Alaska, like the rest of the nation, has a shortage of health care workers. In Juneau, care facilities have found a local solution to that problem: they are paying people to get certified as nursing assistants.
Wildflower Court, a nursing home in Juneau, closed an entire wing of its facility in early October because it didn’t have enough staff to operate it. Kirk Elmore, the nursing home’s administrator, says he would need to hire 11 certified nursing assistants, or CNAs, to open it back up.
But because of a national health worker shortage, he can’t find them.
So Elmore teamed up with Bartlett Regional Hospital, where they’re training new staff from the community — and he’s paying people to get certified.
“We’re providing them an hourly wage, as they’re taking the class we pay for the class. And we also pay for their licensing, with a commitment for them to come and work for us after they finished the coursework,” he said.
He says it’s an up-front investment for Wildflower Court, but it’s worth it. He gets to give staff that may already be employed with him a leg up to a better job. He says the investment stays in the community, which is a contrast to paying higher wages and fees for temporary traveling nurses.
Bartlett Regional Hospital’s staff development director, Jennifer Twito, says the hospital has also been fighting an uphill battle to keep nurses and CNAs. It’s why they started to train their own.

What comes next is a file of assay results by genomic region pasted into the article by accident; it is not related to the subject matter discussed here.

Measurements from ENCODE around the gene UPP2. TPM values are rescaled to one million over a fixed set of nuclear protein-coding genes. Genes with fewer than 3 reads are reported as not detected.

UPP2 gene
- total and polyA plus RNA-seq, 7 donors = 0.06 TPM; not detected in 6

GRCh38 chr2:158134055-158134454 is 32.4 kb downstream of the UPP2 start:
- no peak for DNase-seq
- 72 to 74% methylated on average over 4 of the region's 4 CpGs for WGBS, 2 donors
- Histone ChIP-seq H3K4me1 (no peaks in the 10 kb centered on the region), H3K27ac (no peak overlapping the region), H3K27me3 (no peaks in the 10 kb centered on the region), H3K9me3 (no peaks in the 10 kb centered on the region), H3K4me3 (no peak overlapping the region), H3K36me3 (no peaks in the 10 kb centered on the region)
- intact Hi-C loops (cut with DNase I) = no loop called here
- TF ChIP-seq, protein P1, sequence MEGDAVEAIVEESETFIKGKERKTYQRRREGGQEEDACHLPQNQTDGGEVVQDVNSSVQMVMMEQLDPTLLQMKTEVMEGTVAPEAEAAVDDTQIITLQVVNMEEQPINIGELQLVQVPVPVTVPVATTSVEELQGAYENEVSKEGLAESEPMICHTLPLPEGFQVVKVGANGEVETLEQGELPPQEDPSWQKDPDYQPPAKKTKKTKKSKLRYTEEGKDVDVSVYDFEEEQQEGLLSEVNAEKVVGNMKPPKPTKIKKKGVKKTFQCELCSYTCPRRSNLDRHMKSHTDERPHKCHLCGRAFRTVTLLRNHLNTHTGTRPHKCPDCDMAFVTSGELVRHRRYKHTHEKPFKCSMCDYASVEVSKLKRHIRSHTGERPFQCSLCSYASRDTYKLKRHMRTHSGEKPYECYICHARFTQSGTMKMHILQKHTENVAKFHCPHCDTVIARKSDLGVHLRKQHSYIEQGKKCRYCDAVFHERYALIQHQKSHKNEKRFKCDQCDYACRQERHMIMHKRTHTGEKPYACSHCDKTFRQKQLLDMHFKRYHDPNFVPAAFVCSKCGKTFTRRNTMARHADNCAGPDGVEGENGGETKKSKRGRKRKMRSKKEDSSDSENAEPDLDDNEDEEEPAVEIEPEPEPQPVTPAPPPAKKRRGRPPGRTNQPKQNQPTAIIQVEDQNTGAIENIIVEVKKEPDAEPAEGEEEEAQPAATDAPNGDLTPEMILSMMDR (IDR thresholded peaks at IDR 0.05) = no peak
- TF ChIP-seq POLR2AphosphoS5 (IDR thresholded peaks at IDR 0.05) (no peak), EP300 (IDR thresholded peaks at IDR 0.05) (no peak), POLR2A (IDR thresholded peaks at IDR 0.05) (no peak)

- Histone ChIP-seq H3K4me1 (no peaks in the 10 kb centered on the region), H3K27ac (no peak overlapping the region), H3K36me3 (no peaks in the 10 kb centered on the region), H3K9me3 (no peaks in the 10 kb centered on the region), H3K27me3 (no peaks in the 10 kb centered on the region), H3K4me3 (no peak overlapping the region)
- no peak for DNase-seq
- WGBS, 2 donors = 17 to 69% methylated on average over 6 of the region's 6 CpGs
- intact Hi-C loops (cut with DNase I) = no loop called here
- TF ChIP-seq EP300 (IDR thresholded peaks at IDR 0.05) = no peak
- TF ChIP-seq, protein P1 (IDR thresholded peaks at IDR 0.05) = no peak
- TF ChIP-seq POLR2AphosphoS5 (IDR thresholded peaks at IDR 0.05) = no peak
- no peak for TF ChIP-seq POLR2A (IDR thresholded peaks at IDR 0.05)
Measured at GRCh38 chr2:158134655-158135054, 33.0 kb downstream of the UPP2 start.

“It’s hard to recruit people into Juneau sometimes,” she said.
But just 18 hours after she posted the training offer, she says she had more local applicants than she could handle.
Twito says emergency regulations related to the pandemic make the program possible. Alaska usually has some of the most stringent requirements in the country for aspiring CNAs, but it has cut requirements in half during the public health emergency.
That expires at the end of the year. Twito says she’s not yet sure if the program will continue after that, but the hospital has made the most of the window. Her staff has trained a dozen locals in the first two cohorts. She’s got seven people signed up for another session this month.
“We’re creating career pathways for so many people in Juneau who maybe wouldn’t have an opportunity to get into the, you know, maybe they can’t get into the UAS program, because it’s always full. Maybe they don’t have the means to travel outside of Juneau to go to another program,” Twito said.
One of those people is Marchan Putong, who is now on a shift on Bartlett Regional Hospital’s third floor. Putong recently finished coursework and passed her CNA exam.
“I waited for so long, and this is it. I grabbed the opportunity,” she said.
Putong was a midwife in the Philippines until she moved to Juneau 11 years ago. She tried to take CNA training at the University of Alaska Southeast but didn’t pass the English exam. She found out about the opportunity at Bartlett because she was already working there, in housekeeping.
“For me, I start from the very low position, and then I go to CNA training program. And I get the job and it’s very easy because I already know the the building and other facilities, and they know me already,” she said.
The program has been a step up for several Bartlett employees. So far, only one Wildflower Court employee has gone through the training. But there are four more signed up this month. It’s not enough to reopen the closed wing, but it’s a step in the right direction.